The celestial gas streaks inspired only the most delicate of names: Steve.
While there are many challenges for those who decide to creep up latitudinal lines toward the poles — such as colder temperatures and generally shorter days — one real perk awaits: the ability to see the aurora borealis.
The glimmering solar winds have inspired numerous painters, poets, and photographers alike to capture their prismatic form. Upon glimpsing the striking streaks of gas, some will go so far as to give the winds a human name. So just what sort of name would you give the ethereal, technicolor lights?
On Sunday, the BBC reported that a group of night sky watchers discovered a new type of Northern Light while scanning photos on Facebook.
Eric Donovan, the Calgary, Canada-based man looking at the photos, observed an arc that he had never seen before. He then, some reports say, proceeded to name the 15.5-mile-wide streak of purple “Steve,” in tribute to a 2006 kid’s film “Over the Hedge.” In that movie, characters give the name “Steve” to a creature they have just discovered.
Soon enough, the European Space Agency (ESA) wanted to know more about Steve, too. Thus the ESA shot some electric field instruments nearly 200 miles above Earth’s surface and discovered that Steve was really, really hot. Indeed, the air inside Steve was nearly 6,000 degrees Fahrenheit warmer than the air outside of Steve.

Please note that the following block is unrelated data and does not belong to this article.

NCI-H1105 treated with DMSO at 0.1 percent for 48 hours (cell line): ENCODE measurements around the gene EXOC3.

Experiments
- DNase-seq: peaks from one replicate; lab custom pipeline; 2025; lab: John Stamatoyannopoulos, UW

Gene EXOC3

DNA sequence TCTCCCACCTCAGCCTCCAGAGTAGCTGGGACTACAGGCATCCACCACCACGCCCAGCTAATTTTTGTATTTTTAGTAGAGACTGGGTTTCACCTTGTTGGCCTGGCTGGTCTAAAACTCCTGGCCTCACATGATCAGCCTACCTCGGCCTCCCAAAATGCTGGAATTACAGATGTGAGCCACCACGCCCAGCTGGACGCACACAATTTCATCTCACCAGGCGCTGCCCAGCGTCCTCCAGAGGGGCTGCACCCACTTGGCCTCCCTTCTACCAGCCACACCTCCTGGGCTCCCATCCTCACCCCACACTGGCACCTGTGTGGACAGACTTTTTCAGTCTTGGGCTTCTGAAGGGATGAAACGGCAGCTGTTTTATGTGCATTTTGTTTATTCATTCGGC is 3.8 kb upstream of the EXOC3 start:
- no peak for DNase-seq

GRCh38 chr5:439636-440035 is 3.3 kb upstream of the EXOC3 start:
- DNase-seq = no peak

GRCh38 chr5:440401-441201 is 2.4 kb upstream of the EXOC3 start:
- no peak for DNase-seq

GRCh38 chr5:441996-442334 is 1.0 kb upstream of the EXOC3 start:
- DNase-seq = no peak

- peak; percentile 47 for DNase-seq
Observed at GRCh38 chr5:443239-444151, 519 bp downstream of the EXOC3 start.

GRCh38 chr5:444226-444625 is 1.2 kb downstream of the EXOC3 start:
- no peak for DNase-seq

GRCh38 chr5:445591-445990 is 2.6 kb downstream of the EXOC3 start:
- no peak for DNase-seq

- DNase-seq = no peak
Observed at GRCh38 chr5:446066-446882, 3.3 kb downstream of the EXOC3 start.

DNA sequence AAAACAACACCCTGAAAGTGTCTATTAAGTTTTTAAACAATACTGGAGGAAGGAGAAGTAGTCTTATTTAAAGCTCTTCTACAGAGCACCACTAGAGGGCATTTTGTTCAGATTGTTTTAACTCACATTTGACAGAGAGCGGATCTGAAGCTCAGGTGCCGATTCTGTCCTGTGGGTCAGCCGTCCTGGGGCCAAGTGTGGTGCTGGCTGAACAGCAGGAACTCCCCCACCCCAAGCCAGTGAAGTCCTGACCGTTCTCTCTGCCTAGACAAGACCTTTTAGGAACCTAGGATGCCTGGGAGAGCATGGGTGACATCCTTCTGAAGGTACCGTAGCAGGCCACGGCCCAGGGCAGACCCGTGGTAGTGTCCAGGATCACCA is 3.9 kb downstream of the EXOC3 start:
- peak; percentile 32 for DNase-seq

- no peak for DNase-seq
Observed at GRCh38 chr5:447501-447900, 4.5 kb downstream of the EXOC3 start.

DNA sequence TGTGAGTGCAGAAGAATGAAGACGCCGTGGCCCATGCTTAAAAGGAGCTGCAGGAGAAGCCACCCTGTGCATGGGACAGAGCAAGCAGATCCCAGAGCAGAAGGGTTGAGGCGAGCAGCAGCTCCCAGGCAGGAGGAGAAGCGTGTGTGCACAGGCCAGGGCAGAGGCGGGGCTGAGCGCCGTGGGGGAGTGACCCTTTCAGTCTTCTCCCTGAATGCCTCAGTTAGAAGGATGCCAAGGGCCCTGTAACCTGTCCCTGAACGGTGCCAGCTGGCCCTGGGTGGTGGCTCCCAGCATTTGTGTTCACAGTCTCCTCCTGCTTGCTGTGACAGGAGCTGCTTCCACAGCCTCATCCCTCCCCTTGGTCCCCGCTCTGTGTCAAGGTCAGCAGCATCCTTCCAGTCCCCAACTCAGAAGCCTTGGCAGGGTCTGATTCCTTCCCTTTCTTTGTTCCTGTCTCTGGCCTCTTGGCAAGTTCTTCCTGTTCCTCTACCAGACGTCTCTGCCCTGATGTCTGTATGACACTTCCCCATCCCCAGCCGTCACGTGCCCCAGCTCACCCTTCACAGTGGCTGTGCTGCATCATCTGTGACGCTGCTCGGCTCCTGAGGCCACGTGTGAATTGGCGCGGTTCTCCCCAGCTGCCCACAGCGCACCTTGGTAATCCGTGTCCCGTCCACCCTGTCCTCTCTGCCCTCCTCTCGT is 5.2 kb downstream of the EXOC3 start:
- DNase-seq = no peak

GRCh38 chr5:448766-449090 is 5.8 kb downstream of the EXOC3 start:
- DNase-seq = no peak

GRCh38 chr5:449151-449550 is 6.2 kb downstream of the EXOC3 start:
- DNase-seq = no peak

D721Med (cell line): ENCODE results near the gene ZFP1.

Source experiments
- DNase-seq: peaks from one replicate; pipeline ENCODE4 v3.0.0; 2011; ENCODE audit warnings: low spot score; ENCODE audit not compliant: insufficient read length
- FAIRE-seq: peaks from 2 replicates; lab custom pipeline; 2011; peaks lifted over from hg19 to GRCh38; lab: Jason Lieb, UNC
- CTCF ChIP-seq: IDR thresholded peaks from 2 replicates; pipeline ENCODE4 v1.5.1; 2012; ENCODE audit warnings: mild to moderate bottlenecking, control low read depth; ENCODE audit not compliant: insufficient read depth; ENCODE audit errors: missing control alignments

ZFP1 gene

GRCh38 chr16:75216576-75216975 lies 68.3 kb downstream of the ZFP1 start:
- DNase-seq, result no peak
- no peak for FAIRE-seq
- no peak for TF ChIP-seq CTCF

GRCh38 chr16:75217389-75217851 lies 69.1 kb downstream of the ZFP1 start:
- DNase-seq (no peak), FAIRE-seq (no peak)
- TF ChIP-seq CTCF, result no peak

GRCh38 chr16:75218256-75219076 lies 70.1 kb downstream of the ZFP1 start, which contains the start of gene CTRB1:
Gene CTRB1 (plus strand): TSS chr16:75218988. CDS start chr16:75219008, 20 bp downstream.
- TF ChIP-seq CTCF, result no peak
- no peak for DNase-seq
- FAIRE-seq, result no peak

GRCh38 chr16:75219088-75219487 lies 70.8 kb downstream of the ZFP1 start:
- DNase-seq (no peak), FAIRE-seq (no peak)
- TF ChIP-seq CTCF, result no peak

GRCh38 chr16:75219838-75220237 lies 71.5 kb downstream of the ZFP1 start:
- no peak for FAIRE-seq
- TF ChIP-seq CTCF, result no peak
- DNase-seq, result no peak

While the ESA has since said that relatively little else is known about Steve, a representative did take the time to highlight the value of citizen science.
“It is amazing how a beautiful natural phenomenon, seen by observant citizens, can trigger scientists’ curiosity,” ESA representative Roger Haagmans said.
“It turns out that Steve is actually remarkably common, but we hadn’t noticed it before. “It’s thanks to ground-based observations, satellites, today’s explosion of access to data and an army of citizen scientists joining forces to document it.”
For more otherworldly glimpses of our Earth and its features, check out our favorite photos from Scott Kelly, the American astronaut recently on the International Space Station.